Quinnipiac found that Cuomo's approval rating dropped from 74 percent in December to 59 percent in just one month. Still, 59 percent is a level most governors would envy, said Maurice Carroll, director of the Quinnipiac University Polling Institute.
"Is gun control a major element in his numbers dropping? Sure," Carroll said.
He added that gun control could be just one factor in Cuomo's dip. Most politicians saw their ratings rise after superstorm Sandy and could now expect a fall. Also, he said the governor "meandered across the liberal landscape" in his State of the State address in early January, advocating a number of initiatives that could put off Republicans and others.
Cuomo's standing fell sharply with Republicans and independents. While 68 percent of Republicans supported him in December, just 44 percent do now. Support among independents dropped from 74 percent to 54 percent.
It even dipped among Democrats, falling from 82 percent to 74 percent. Voters in households with guns said they now disapprove of Cuomo, 50 percent to 40 percent.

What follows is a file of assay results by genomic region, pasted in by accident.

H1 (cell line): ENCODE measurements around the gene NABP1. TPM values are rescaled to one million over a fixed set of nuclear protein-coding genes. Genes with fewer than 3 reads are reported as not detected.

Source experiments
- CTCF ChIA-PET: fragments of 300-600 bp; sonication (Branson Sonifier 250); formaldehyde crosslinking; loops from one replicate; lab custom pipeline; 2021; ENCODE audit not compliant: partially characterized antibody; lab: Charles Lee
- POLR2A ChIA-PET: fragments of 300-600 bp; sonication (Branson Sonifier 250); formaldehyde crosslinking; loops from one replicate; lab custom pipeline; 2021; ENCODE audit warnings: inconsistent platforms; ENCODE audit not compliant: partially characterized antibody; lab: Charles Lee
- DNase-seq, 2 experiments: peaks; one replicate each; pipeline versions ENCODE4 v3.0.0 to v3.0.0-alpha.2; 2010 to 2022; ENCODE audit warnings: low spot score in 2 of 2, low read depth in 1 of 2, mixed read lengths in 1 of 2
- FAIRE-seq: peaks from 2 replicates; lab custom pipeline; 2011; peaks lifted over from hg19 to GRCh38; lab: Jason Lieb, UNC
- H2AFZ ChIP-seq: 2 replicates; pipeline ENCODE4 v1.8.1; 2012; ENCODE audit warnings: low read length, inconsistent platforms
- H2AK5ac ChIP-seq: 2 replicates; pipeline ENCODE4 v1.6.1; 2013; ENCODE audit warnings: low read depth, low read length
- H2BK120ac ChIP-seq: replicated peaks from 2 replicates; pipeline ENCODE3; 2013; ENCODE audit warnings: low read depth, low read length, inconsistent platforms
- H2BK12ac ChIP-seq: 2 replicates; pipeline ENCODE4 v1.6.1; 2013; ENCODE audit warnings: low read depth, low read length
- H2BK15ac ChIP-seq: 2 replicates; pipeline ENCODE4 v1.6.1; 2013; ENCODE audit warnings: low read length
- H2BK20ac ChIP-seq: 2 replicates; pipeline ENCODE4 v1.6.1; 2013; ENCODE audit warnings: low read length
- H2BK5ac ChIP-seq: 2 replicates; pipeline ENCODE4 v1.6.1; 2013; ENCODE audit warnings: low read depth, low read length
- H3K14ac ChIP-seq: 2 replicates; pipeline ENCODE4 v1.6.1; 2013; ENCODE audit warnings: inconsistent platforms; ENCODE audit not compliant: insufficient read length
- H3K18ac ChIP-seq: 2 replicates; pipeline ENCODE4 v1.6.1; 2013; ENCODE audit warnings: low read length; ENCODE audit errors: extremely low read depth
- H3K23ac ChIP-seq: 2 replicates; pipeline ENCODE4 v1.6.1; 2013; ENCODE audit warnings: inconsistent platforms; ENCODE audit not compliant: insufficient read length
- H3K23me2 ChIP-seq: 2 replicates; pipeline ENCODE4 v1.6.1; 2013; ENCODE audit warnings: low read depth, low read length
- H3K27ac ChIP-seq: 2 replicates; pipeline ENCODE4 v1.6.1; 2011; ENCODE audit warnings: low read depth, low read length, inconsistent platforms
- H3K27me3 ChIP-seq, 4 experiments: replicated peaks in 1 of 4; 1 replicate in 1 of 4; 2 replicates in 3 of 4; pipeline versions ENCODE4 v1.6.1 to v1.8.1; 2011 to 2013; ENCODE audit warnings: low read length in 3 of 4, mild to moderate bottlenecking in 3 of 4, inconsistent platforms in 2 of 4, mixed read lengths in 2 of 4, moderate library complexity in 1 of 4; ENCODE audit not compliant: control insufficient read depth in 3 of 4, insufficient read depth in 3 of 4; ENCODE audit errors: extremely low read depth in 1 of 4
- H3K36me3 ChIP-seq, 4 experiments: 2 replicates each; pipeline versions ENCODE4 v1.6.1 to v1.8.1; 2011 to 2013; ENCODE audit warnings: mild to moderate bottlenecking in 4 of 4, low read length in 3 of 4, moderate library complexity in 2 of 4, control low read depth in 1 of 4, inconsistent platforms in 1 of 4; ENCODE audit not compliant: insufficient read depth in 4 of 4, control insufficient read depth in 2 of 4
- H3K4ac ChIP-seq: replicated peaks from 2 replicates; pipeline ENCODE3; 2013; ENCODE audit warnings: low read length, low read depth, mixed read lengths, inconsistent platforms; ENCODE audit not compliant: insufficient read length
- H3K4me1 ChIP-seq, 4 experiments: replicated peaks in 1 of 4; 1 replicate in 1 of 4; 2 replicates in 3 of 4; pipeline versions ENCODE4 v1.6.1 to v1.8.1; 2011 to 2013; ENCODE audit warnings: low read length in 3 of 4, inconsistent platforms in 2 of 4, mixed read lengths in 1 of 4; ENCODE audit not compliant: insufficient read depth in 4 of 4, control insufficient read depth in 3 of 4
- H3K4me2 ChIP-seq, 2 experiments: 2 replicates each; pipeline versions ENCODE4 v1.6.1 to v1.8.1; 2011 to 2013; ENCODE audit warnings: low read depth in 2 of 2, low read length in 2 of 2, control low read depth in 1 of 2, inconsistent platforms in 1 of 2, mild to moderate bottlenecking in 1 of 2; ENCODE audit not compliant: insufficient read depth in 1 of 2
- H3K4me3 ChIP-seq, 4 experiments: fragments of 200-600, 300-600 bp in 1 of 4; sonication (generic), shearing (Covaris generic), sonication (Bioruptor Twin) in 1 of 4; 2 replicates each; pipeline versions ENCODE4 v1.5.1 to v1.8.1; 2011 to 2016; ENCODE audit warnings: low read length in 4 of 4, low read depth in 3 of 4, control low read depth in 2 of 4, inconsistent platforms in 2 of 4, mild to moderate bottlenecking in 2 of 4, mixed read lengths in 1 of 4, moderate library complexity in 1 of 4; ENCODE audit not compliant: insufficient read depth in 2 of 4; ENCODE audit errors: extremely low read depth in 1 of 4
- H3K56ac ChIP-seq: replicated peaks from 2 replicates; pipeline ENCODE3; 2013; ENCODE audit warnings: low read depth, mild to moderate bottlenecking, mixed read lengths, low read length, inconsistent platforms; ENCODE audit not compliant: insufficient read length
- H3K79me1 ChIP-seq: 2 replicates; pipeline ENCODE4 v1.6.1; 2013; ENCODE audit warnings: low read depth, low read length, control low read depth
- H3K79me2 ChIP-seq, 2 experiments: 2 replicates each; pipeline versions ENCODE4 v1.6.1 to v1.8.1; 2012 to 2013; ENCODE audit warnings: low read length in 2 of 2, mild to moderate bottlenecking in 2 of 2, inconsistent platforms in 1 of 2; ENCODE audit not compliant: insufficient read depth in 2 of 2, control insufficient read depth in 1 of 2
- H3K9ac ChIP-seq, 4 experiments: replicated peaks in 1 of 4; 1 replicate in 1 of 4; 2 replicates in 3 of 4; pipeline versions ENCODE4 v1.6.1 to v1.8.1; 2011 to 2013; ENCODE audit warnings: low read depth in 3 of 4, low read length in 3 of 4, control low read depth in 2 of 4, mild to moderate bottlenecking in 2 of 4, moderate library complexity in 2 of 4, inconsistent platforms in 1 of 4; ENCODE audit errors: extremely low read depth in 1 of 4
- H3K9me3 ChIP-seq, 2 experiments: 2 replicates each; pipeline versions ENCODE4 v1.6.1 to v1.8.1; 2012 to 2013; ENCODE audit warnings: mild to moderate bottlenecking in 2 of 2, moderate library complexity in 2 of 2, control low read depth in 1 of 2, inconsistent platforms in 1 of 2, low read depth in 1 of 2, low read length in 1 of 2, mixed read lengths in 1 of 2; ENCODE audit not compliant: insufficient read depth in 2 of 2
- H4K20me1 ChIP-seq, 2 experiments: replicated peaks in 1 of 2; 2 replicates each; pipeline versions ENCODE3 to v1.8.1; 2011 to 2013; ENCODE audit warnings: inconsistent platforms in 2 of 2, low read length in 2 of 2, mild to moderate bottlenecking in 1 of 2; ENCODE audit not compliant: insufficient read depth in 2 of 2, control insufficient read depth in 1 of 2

Cuomo said he believes his fall is due solely to the gun bill.
"I understand the sensitivity very, very well, and we all knew it going in," Cuomo said at a State Capitol news conference on budget issues. "There's no mystery to the fact that we've been dealing with this issue as a government and as a society for decades without action. Why? Because it's politically sensitive. But we are not here to duck the tough issues. We are here to take on the tough issues."The first-term governor made a major push to get state legislators to approve a comprehensive gun bill just one month after the Newtown, Conn., school shootings -- making New York the first state to pass legislation since the massacre.
The new law toughens restrictions on semiautomatic weapons and ammunition, creates a new gun registry, requires more background checks on buyers and strengthens penalties for illegal guns.
But the governor also rushed the gun bill through hours after it was printed, forgoing public hearings and the normal three-day waiting period for legislation. That sparked complaints from Republicans, some centering on technical flaws in the hurried bill.
Cuomo said gun owners who are concerned about Second Amendment rights under the U.S. Constitution misunderstand the new law.
"The more they understand the law, and the more they hear about the law, the better they are going to feel, because it has nothing to do with the legitimate ownership of a gun," the governor said. "It has to do with keeping guns out of the hands of people who are mentally ill, keeping guns out of the hands of criminals and cracking down on illegal guns. That's what this is about."